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Blogs of Writer, Artist, Photographer, & Caregiver Joanne D. Kiggins

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Location: United States

Joanne has published more than 2,500 articles and was award recipient of the 1990 Woman of the Year for Beaver County, Pennsylvania, for her accomplishments and excellence in journalism and to the community. Her co-authored book, “Unforgettable Journey,” won fifth place in the Grand Beginnings romance contest. An excerpt from her WIP, “Unearthed,” placed her fifth in the Absolute Write Idol contest. Most recently, her essay, “Perseverance,” is published in the Stories of Strength anthology in which 100% of the profits are donated to disaster relief charities. Her most recent articles were published in ByLine Magazine, Writer's Digest, AbsoluteWrite.com, and Moondance.org. She has a monthly freelance writing column at Absolutewrite.com. Currently, she is the sole caregiver for her 85-year-old mother.

Saturday, August 25, 2007

Great Trail Festival--Our Day of Respite Care

Two Feather and I never plan anything because when we do, nothing normally goes according to plans. We did have an idea for our day together, though. We were hoping to enjoy something we’ve missed for a few years—The Great Trail Festival. It’s a combination of a woodsy craft show, rendezvous, and time period encampment.

The last few times Two Feather and I attended the festival we dressed in time period clothing along with all those who set up their wares. This year we decided to enjoy the festival in street clothes rather than regalia and we thought about getting there early in the morning so we could spend the entire day perusing the makeshift shops.

Early didn’t come. It felt strange sleeping in my own bed. I can’t remember the last time I’ve had such a relaxed, comfortable, full night’s sleep. I slept so comfortably and sound, Two Feather didn’t want to wake me, so he let me sleep until 8:00. That’s late for me since I’m normally up at 6:00 every morning. By the time I drank my second cup of coffee and pried my eyes open it was 9:00.

We left at 9:30 AM and arrived at the festival at 11:00. I stopped near the entrance and took a picture of the buffalo on the hill.

As soon as we walked through the front entrance we knew there was a huge change from the years we’d been there before. There were fewer vendors, fewer attendees—fewer everything. It took only an hour and a half to walk around the entire festival, twice. The four vendors whom we were looking forward to glancing through their wares were not set up this year. It was a bit disappointing, but we still enjoyed the atmosphere and we did spend some time with our friend Dave.

We left at 12:30 and were home by 2:00 PM. So, what to do, what to do? We suddenly have all this time on our hands without having to watch a clock to be back or end our day together by a certain time, and we were at a loss as to what to do. And because we have no life other than taking care of Mom, we really have nothing new to talk about. That’s terribly sad. Even the saddest situations Two Feather will find the good and nurture it into something better. He either will give you something to think about or he’ll leave you smiling. Normally, for me, he leaves me smiling.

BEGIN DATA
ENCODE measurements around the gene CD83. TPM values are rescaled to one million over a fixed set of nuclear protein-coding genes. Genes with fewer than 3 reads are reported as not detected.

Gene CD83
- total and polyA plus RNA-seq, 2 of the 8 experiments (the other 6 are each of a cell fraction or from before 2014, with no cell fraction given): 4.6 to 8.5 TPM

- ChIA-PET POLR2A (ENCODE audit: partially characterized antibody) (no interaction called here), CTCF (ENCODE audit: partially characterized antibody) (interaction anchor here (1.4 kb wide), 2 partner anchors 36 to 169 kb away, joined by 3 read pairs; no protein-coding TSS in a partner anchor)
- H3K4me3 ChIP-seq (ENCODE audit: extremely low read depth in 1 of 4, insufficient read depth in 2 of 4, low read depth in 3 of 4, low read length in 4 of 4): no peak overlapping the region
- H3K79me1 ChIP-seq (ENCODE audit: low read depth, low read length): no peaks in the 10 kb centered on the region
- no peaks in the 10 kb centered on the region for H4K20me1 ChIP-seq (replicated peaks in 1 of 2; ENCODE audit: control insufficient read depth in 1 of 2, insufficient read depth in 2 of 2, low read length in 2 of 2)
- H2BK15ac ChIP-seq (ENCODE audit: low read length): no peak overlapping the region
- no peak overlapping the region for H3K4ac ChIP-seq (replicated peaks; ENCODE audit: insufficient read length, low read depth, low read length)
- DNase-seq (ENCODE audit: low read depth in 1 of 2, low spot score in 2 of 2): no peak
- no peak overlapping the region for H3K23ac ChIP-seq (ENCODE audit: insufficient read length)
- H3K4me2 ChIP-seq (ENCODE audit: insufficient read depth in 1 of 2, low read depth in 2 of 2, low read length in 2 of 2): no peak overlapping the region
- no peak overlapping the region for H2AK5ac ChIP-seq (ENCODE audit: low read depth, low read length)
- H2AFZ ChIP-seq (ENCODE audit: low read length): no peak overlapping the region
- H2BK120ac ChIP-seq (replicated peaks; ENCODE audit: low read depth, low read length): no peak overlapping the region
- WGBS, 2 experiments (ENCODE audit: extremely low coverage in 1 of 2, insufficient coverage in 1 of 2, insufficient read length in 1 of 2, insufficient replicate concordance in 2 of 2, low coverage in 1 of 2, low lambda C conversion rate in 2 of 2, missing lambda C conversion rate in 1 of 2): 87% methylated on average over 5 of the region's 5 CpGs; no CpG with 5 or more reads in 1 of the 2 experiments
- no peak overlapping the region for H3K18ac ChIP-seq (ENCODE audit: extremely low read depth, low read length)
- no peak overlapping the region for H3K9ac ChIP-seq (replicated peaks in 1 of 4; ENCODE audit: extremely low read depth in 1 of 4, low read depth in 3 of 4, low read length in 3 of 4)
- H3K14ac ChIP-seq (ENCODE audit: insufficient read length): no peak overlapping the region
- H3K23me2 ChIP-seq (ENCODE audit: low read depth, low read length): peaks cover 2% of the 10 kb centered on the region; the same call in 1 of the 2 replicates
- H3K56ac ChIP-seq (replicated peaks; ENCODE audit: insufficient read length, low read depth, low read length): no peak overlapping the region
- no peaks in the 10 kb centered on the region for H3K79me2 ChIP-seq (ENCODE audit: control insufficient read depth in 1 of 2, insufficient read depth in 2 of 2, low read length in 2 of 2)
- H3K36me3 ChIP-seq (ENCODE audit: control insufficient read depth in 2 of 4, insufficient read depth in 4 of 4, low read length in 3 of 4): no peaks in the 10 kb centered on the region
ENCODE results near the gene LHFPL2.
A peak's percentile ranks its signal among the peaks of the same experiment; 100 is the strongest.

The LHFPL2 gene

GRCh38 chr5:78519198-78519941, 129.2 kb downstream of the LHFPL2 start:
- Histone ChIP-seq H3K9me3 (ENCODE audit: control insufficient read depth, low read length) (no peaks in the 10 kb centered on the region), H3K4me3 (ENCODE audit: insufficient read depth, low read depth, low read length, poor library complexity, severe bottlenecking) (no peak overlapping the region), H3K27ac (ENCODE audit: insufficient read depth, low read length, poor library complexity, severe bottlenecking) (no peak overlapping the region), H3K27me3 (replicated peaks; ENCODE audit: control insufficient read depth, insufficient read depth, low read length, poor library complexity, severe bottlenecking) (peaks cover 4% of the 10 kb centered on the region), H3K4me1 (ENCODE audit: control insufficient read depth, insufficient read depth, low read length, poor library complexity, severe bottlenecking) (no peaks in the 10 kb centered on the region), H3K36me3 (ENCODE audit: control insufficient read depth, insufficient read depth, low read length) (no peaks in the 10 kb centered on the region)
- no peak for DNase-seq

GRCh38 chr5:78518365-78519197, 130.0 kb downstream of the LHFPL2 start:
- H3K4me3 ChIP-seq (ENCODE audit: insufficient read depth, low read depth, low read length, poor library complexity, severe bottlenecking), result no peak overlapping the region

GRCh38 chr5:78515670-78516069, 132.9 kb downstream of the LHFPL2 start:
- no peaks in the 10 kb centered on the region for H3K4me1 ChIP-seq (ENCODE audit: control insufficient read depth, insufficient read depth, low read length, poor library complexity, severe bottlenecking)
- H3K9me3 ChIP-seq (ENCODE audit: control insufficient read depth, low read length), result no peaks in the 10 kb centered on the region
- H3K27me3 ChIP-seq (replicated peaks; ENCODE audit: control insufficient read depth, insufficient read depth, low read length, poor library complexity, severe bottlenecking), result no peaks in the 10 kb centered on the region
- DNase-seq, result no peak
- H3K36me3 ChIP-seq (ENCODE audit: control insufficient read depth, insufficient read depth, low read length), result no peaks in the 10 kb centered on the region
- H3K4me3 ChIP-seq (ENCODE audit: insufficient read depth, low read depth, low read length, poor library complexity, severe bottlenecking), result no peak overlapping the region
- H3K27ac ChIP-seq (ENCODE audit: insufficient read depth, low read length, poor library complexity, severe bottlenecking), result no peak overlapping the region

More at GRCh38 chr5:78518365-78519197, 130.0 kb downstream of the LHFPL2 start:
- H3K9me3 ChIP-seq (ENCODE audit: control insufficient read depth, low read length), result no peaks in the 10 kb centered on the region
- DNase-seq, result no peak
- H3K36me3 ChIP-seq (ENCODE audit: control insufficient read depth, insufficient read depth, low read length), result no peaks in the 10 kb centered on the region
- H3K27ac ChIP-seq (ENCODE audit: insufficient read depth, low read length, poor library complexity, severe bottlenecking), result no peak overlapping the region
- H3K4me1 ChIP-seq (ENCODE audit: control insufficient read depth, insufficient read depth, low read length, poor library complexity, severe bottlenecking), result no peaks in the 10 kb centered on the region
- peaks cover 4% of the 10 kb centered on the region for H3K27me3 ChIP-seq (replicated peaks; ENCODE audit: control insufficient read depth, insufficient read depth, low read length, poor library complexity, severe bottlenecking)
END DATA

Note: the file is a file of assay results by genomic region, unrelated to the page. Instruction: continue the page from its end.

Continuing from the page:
We’re both movie buffs, so every time we go to Wal-Mart we buy the newest release to add to our collection and watch during the winter months when there’s not much to do. Recently we bought a few movies, and there wasn’t much else to do, so he tore off the plastic wrap on the first DVD and stuck it in the player. For the next two hours he sat in his chair and I sat on the couch and watched Hills Have Eyes 2. When that movie was over, we took a short break, went outside and walked around the yard, grabbed a cold can of Coke, and went back inside to watch the Zodiac Killer.

During both movies, we glanced at each other, smiled, and returned our attention to the show. It felt strange for both of us to be doing some of the things we so much took for granted before I moved in with Mom. Sitting across from each other in our living room hasn’t been a normal site for quite some time. Sitting across from each other and smiling at each other, enjoying each others presence, and knowing I didn’t have to get up and leave gave us both a serene feeling, yet an uncomfortable feeling. We enjoyed our time together immensely but we didn’t want to get used to it; had to keep pushing the thought in the back of our minds that it would end soon and I’d be back at Mom’s house and he’d be alone in ours.

Time together like this is wonderful. It’s sort of a renewal of our commitment to each other and renewal of our energy to fulfill my commitment to Mom.

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